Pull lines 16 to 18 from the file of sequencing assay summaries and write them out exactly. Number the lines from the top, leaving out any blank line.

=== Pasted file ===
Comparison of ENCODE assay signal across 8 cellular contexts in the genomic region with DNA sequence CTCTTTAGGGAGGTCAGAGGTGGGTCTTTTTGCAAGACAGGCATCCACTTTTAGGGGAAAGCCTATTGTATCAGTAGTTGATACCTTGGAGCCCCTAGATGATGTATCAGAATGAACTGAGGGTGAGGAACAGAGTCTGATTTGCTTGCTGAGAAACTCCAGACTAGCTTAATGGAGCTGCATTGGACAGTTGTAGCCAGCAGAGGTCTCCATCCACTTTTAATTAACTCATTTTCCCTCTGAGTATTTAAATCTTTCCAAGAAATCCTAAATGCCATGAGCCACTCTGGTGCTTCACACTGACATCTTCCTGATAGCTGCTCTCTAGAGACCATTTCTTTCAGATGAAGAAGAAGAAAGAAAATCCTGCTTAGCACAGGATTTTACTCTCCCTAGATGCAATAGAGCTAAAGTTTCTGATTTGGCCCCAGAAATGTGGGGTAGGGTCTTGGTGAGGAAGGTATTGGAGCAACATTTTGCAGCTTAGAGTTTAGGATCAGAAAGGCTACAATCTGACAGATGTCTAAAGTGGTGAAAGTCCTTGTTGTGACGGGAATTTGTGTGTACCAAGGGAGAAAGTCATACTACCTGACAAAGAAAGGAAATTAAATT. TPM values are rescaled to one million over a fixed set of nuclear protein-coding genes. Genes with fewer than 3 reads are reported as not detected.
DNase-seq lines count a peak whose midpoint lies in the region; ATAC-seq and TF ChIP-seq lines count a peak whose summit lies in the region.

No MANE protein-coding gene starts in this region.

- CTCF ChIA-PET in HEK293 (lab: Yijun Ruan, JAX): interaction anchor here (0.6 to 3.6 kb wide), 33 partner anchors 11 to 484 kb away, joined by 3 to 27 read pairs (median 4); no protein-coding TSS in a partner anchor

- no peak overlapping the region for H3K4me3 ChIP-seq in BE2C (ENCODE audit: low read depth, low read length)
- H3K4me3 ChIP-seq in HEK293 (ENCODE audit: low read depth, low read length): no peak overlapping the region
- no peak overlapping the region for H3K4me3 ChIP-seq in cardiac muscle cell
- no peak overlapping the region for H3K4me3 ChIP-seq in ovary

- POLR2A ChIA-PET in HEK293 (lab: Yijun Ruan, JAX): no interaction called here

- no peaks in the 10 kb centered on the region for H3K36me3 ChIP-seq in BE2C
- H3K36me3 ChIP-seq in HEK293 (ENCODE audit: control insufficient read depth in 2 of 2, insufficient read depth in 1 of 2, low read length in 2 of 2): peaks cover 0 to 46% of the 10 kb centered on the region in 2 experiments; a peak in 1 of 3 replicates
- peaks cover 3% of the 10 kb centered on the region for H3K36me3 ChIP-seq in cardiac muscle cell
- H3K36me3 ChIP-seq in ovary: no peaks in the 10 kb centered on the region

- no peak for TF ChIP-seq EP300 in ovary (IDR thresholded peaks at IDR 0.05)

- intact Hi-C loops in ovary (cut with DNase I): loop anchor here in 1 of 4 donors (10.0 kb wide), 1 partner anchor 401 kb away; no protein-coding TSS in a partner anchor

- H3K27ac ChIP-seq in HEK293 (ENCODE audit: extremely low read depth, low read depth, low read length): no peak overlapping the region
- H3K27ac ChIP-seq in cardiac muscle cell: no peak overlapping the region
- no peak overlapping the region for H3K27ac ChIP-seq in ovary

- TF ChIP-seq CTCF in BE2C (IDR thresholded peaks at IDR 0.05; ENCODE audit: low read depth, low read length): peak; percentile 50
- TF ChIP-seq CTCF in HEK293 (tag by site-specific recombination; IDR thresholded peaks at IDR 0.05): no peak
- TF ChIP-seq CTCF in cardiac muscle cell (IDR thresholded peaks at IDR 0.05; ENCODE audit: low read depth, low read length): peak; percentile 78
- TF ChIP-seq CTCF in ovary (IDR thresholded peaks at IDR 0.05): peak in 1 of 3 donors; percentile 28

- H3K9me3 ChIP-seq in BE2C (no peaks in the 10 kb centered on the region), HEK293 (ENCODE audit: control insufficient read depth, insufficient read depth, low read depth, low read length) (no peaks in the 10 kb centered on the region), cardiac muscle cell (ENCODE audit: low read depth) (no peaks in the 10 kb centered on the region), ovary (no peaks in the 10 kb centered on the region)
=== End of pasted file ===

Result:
- H3K27ac ChIP-seq in HEK293 (ENCODE audit: extremely low read depth, low read depth, low read length): no peak overlapping the region
- H3K27ac ChIP-seq in cardiac muscle cell: no peak overlapping the region
- no peak overlapping the region for H3K27ac ChIP-seq in ovary